Fungal infections can occur just about anywhere, including the feet (Tinea pedis), the hands (Tinea manuum), the body (Tinea corporis), and the groin (Tinea cruris). Tinea pedis, or athlete’s foot, usually occurs in the web spaces between the toes or on the soles of the feet. Lesions are itchy and may develop vesicles (sacs filled with air or fluid) or may simply be red and scaly. It is usually contracted by walking barefoot on a contaminated floor. To help prevent athlete’s foot, it is always a good idea to wear slippers or shoes of some sort in public areas such as locker rooms. Tinea manuum is characterized by papules (small, raised pimples or swellings), vesicles, or scaling, typically on the dominant hand, and is associated with touching athlete’s foot lesions. Tinea corporis, or ringworm, presents as multiple red or pinkish circular lesions with a distinct, scaly border. In severe cases, the lesions may merge, forming large, discolored areas on the body. Tinea cruris, or jock itch, results in red to brownish, scaly, itchy lesions that cover the groin and sometimes extend to the pubic region and upper thighs.
Candidiasis of the skin tends to occur in folds of skin such as the underarms, groin, under the breasts, and between the buttocks. This condition begins with pustules on a red base that eventually result in softened, thickened areas of skin.
All of these superficial fungal infections are treated in more or less the same way. Applying antifungal creams two to three times daily for approximately two to four weeks should clear the infection. Keeping the affected areas dry, and using medicated powders in skin folds to reduce friction and moisture are also helpful measures. Infections that don’t respond to topical treatment may be treated with oral antifungal medicines.
Skin conditions associated with diabetes
The following skin conditions are strongly associated with having diabetes, but they can occur in people who don’t have diabetes as well.
Acanthosis nigricans. This condition is characterized by the formation of velvety, brownish, thickened areas of skin in the groin, underarms, under the breasts, and in the creases of the neck. The affected skin may become leathery or warty or develop tiny skin tags. Acanthosis nigricans is common in people who are obese, but it may also be associated with certain forms of cancer as well as endocrine disorders such as polycystic ovarian syndrome (PCOS), acromegaly, Cushing syndrome, and diabetes.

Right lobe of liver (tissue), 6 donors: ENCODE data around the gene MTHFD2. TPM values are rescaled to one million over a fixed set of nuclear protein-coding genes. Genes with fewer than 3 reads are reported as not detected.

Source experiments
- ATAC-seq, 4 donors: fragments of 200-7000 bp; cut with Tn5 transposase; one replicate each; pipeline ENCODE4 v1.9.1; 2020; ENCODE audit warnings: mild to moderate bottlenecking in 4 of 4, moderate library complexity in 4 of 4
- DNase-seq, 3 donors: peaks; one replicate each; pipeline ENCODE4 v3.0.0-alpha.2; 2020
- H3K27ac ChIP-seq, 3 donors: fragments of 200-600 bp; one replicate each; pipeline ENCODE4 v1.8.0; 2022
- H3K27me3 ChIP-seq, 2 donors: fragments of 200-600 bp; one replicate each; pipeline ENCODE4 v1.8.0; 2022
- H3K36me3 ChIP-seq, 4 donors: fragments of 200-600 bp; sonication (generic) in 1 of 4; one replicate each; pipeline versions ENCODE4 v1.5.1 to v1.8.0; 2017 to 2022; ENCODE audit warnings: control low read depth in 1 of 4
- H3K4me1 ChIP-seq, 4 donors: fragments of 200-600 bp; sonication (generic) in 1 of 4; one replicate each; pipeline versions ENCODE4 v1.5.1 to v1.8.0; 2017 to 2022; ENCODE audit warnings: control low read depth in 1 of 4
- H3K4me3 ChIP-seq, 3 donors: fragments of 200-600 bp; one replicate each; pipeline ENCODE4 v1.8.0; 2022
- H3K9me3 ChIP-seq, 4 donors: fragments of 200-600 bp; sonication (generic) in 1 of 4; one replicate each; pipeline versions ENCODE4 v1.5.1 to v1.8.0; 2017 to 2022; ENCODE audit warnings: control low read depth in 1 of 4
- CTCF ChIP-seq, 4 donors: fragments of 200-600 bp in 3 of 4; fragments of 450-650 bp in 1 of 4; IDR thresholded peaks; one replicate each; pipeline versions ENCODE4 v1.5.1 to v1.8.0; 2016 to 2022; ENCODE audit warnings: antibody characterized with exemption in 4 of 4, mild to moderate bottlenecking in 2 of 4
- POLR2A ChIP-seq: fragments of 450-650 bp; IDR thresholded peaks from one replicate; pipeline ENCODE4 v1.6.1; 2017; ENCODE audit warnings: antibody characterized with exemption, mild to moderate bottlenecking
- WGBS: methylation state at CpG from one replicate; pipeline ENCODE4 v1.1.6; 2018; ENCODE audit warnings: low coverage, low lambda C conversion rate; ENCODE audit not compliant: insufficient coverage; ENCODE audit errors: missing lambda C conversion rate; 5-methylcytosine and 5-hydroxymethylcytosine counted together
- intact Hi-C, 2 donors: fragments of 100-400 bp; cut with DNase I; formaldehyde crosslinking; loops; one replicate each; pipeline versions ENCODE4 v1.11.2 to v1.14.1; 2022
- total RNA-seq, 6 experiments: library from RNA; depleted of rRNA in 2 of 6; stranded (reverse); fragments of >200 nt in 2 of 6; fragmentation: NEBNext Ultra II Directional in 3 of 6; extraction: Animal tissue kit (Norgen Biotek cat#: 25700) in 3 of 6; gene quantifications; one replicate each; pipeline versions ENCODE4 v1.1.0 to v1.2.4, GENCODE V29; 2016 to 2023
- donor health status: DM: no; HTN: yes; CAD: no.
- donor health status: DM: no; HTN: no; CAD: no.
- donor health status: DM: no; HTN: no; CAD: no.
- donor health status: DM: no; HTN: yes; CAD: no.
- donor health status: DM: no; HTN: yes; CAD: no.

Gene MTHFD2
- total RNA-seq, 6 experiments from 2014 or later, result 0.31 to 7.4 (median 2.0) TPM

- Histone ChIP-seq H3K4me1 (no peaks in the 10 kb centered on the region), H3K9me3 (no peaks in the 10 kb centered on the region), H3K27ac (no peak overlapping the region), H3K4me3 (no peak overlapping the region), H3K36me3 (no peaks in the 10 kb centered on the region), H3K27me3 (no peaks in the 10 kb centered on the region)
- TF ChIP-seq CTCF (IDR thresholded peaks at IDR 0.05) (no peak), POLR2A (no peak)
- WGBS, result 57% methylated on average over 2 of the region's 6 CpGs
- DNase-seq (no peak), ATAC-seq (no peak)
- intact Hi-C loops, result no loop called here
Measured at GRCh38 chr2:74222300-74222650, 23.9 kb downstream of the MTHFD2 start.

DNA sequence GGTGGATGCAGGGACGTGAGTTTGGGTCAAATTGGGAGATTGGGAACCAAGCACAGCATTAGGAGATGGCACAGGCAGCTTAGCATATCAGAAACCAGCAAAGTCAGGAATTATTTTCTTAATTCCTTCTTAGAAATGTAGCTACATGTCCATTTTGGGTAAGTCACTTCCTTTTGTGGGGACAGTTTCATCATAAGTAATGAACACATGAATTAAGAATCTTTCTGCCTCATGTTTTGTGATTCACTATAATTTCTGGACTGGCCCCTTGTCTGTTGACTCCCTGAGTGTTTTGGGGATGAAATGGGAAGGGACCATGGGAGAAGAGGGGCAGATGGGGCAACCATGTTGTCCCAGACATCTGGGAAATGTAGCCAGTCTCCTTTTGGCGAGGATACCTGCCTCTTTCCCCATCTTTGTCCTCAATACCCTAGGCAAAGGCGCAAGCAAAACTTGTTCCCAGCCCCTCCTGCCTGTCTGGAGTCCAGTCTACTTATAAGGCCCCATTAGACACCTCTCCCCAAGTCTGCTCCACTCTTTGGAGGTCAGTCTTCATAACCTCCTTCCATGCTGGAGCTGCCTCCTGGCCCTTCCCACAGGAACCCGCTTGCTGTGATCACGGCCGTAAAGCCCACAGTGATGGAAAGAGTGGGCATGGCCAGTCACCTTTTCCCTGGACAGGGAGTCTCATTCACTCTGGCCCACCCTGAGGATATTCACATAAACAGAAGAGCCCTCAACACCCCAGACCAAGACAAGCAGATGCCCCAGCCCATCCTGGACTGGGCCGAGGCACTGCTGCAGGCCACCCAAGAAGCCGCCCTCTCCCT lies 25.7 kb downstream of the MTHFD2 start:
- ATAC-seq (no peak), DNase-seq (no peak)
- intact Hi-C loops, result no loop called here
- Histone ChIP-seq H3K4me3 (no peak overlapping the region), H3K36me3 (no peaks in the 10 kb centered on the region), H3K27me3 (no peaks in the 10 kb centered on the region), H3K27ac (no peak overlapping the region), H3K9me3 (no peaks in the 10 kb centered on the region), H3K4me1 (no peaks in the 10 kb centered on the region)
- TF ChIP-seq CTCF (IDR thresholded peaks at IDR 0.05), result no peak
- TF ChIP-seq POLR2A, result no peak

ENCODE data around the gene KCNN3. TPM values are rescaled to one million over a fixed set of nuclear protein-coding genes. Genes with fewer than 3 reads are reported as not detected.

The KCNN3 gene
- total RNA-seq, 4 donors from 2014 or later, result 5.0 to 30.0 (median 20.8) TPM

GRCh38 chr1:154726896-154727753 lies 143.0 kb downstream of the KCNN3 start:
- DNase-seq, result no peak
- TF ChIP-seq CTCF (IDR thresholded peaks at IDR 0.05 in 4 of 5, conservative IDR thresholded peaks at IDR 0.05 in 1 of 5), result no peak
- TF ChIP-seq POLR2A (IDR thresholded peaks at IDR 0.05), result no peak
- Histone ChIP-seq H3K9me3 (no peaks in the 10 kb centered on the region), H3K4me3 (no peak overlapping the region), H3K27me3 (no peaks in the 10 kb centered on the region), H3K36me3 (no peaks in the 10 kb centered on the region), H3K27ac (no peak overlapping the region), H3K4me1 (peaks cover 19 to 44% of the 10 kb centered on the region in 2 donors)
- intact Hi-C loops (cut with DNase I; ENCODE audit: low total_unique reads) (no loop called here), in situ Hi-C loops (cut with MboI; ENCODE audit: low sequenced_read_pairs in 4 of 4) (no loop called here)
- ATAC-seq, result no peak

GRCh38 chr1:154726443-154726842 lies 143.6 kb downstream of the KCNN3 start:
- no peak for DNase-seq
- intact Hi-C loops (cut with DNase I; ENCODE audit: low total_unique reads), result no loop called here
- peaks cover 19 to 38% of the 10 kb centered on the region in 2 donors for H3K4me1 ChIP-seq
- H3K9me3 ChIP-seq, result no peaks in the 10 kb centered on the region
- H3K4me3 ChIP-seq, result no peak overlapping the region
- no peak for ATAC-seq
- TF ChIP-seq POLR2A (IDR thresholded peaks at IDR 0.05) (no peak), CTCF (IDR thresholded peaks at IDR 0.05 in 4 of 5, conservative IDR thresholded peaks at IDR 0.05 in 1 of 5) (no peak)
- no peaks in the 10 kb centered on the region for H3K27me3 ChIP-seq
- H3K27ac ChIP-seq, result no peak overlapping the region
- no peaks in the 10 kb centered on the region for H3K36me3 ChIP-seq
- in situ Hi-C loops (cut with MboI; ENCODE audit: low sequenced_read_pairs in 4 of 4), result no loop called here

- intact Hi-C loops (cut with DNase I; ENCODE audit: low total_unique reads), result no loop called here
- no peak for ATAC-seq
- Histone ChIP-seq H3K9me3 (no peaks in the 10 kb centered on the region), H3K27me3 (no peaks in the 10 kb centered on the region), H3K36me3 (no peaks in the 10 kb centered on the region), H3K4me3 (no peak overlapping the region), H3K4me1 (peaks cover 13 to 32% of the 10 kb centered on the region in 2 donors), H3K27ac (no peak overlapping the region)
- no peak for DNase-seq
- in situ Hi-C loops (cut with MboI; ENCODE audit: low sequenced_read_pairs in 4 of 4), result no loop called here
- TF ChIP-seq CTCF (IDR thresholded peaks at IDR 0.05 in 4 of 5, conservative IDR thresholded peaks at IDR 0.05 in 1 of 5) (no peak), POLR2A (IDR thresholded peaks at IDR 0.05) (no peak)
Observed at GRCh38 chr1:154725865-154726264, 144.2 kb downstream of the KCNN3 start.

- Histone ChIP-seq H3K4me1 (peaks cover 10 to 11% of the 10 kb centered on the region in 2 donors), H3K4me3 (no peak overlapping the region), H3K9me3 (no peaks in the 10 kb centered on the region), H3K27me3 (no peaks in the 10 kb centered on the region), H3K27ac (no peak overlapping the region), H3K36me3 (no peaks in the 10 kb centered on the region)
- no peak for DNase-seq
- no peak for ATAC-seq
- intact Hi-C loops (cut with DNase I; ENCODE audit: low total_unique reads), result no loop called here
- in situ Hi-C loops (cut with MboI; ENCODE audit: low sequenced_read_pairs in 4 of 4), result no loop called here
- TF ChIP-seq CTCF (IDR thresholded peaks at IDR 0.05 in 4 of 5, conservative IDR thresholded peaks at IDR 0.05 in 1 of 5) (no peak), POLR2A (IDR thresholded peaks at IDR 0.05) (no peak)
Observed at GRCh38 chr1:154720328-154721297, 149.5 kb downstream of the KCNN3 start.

There is no cure for this condition, but it may improve with weight loss, topical bleaches, or a class of drugs known as keratolytics.
Vitiligo. Vitiligo is a skin disorder that causes white spots or large areas of depigmentation to occur on various areas of the body. About 30% of people with vitiligo have a family history of the condition, and it is more common in people with Type 1 diabetes than Type 2 diabetes. Vitiligo progresses slowly over the years, commonly affecting the backs of the hands, the face, and body folds such as the underarms and groin.
Treatment of vitiligo is necessary only in people who have severe cases or who are considerably distressed by the condition. Treatment involves the use of steroids or chemical agents called psoralens that are either placed directly on the skin or taken orally. The most popular treatment, known as PUVA, uses oral psoralens in combination with phototherapy sessions, in which the person is exposed to ultraviolet light, specifically ultraviolet A.
Granuloma annulare. A common skin disorder of unknown cause, granuloma annulare manifests as skin-colored or pinkish groups of bumps, or papules, that may be arranged in rings. There are several subtypes of granuloma annulare; the one associated with diabetes is called disseminated, or generalized, granuloma annulare, in which lesions are widespread over the body. The use of steroid creams or ointments or steroid injections is sometimes used to treat lesions. Most, however, disappear on their own within two years.
Diabetes-related skin conditions
The following skin conditions occur almost exclusively in people who have diabetes.
Diabetic dermopathy. This common skin condition is characterized by depressed, irregularly round or oval, light brown, shallow lesions. Lesions may vary in number from few to many and are usually found on both legs but are not symmetrically distributed. Because these lesions do not itch, hurt, or open up, they are often overlooked and not reported to the health-care provider.